Monday, 25 August 2008

More music, more music, more music

A little while ago I listened in to a conversation about the best albums ever made. Annoying thing is I cannot remember where it took place. It could have been on TV, on the radio (but I only listen to Radio 4 so that's not all that likely) , in the pub, on a train or pretty much anywhere. I blame an aging brain for not remembering the exact details of when and where...

However my half-formed memory did leave me pondering the idea. Not original I know. I guess just about eveyone has done this over the years but it has bugged me. I have listened and relistened to a number of albums trying to work out which I considered best. I've been trying to leave aside personal feelings towards certain albums for associative reasons. I like Rush's 2112 (the first of their albums I listened to) and Hold Your Fire (as it was the album that confirmed me in 1987 as a die-hard Rush fan - guess it came along at the right moment) but I wouldn't put either down as their best - even if 2112 is stunning, the power in the performance on the side-long title track is incredible. (Oh God, describing it as side-long dates me a little doesn't it.)

Likewise with Yes and 90125 - it came out when I knew a couple of Yes songs but hadn't bought much. In fact at that time the only Yes album I'd bought was Tormato - not exactly the best introduction to their 1970s output.

I also needed to remove all compilations from my thoughts. The first album I ever bought (with saved up pocket money) was a European compilation - The Best of the Last Ten Years '64 - '74 - The Who. That's the one that really hooked me onto rock music thirty years ago or so. So that had to be pushed . As did a wonderful Beach Boys compilation I bought not long after - and yes I did originally check out the Beach Boys because I'd read Keith Moon (Who drummer) was a big fan.

Next thought was Live Albums - should they count? Most live albums contain no new songs - okay there are some exceptions to this, but general it's just old material in a new form. Should they count? This one was simple - YES! I love live music. I don't get to see all that much of it these days as many of the bands I like simply don't play anymore, or it they do it's not regularly. So they only way to hear them "play" is via live albums or concert DVDs. So they're in.

Okay, rules set - then came the tricky moments. If I limit myself to 10 albums, what should I include? I want the list to sum up me - and I want it to be honest. I don't want to lie and try to make it seem as though I have great music taste. I have my music taste, pure and simple. good or not is merely a matter of personal opinion.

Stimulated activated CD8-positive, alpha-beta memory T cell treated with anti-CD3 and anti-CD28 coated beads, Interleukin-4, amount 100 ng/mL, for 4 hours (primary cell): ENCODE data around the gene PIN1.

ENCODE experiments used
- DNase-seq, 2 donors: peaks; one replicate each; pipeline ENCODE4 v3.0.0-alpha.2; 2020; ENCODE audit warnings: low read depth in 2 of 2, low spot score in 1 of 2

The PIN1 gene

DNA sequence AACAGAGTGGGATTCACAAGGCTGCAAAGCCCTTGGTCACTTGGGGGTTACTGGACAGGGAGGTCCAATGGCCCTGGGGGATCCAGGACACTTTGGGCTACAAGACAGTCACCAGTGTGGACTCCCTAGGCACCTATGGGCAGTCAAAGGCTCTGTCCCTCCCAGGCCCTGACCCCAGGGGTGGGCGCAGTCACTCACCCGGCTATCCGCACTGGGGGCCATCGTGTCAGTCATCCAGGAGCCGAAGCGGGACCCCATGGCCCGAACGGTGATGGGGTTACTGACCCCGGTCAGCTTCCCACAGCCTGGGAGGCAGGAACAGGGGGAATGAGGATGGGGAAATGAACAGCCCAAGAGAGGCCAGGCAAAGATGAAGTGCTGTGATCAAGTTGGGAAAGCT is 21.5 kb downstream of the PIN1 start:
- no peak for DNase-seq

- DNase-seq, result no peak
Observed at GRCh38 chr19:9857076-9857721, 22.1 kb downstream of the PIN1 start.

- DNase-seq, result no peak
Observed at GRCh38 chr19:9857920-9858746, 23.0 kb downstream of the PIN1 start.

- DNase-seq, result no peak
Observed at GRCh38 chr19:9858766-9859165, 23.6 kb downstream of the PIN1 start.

I will admit I do get a bit snobby when it comes to music. But this isn't in the form of my taste is better than yours - I just don't get when people don't have a defined music taste. When I talk to people who say they like music but just listen to what is on the radio at any given moment I cannot fathom it. Surely they MUST have a favourite? If not, it does not compute with me. But it's their lives...

Anyway back to mine and the matter of subjective taste. I'll give you one quick example which will become a little more in context the more I type. I like Billy Joel's Songs From the Attic live album. Don't ask why - I just do. I'm not overly a fan of Billy Joel. I've bought his early albums from where the tracks on this 1981 live album originate and they haven't quite clicked. But live is different. It's not good enough to make my list though.

So, enough preamble - time to make a choice. The first one is easy for me. One of the albums I've loved since I first heard it - Metallica's Master of Puppets. Now I was never an out and out thrash fan back in the 1980s. I'm still not. If we exclude the Metallica albums I own (all of them of course) you might find half a dozen Thrash albums in my entire collection - ten at the most. But this one album I find stunning. The Black Album, Load and Reload all come close, but none for me match this one superb set of songs.

The second choice was also easy. And unfortunately it's an album my wife does not like (not the only one to appear on this list I have to say). Unlike the ones we'll get to this has nothing to do with the music. U2 were one of the most popular bands to hear around University campuses when we were both students. And The Joshua Tree was played to death. I'll admit I may have been one of those who did play it - although not as regularly as some.

For the same reason my wife has a dislike of The Smiths, so if I ever want to listen to anything by them I have to wait until she is out of the house. The only track of theirs she can listen to - and likes a great deal in fact - is How Soon is Now, good news for me as it's one of my favourite tracks...

...Part Two to follow.

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